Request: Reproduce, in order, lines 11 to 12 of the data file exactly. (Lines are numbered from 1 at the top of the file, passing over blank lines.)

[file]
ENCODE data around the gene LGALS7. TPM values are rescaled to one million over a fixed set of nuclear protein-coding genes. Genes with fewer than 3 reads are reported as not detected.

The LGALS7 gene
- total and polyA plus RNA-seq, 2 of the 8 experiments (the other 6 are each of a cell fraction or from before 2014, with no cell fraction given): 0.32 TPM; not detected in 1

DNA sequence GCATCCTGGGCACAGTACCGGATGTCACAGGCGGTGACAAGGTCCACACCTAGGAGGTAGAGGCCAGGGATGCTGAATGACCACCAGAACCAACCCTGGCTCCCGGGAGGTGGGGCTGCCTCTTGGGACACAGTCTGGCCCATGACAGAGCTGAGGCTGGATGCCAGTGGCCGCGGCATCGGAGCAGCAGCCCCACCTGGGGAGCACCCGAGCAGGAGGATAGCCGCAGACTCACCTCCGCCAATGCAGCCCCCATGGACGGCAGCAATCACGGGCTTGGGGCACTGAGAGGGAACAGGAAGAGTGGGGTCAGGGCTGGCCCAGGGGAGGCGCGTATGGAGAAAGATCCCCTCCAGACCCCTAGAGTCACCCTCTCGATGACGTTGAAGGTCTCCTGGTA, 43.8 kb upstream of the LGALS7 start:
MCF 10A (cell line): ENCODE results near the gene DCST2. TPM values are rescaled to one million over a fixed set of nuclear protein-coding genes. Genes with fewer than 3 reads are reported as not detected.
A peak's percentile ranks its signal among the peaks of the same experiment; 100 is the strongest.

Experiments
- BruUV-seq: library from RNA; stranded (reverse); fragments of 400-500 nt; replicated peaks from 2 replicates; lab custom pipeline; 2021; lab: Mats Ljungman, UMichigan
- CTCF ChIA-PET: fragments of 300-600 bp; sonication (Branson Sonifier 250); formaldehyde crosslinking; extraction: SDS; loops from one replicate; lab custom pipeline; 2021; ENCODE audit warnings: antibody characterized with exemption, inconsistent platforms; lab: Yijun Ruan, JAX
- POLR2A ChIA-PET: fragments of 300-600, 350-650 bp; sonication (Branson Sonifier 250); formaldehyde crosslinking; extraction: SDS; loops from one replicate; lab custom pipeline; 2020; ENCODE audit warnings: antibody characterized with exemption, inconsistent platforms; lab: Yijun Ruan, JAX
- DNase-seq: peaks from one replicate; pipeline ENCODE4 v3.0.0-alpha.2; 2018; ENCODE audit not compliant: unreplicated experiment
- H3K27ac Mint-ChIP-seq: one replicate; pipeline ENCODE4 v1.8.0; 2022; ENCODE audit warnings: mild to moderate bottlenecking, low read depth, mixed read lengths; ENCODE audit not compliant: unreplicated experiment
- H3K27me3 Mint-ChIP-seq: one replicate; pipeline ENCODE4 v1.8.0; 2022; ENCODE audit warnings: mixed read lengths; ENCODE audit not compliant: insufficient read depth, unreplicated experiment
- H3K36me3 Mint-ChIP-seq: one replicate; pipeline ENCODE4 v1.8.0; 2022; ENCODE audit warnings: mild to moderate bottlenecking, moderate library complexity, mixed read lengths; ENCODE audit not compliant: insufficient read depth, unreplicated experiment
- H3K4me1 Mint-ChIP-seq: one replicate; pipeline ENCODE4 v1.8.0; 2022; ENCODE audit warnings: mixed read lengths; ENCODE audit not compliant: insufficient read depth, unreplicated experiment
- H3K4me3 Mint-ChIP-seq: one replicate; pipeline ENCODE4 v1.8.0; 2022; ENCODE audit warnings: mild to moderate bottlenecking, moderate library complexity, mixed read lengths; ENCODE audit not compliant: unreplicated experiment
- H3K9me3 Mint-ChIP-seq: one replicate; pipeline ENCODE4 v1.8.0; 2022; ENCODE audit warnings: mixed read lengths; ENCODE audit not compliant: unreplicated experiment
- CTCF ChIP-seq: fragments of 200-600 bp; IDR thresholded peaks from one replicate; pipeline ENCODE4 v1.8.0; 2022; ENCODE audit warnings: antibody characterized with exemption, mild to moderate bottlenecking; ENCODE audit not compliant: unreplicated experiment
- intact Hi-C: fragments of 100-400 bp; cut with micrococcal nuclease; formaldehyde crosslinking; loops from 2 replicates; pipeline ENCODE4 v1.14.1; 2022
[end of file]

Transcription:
- DNase-seq: peaks from one replicate; pipeline ENCODE4 v3.0.0-alpha.2; 2018; ENCODE audit not compliant: unreplicated experiment
- H3K27ac Mint-ChIP-seq: one replicate; pipeline ENCODE4 v1.8.0; 2022; ENCODE audit warnings: mild to moderate bottlenecking, low read depth, mixed read lengths; ENCODE audit not compliant: unreplicated experiment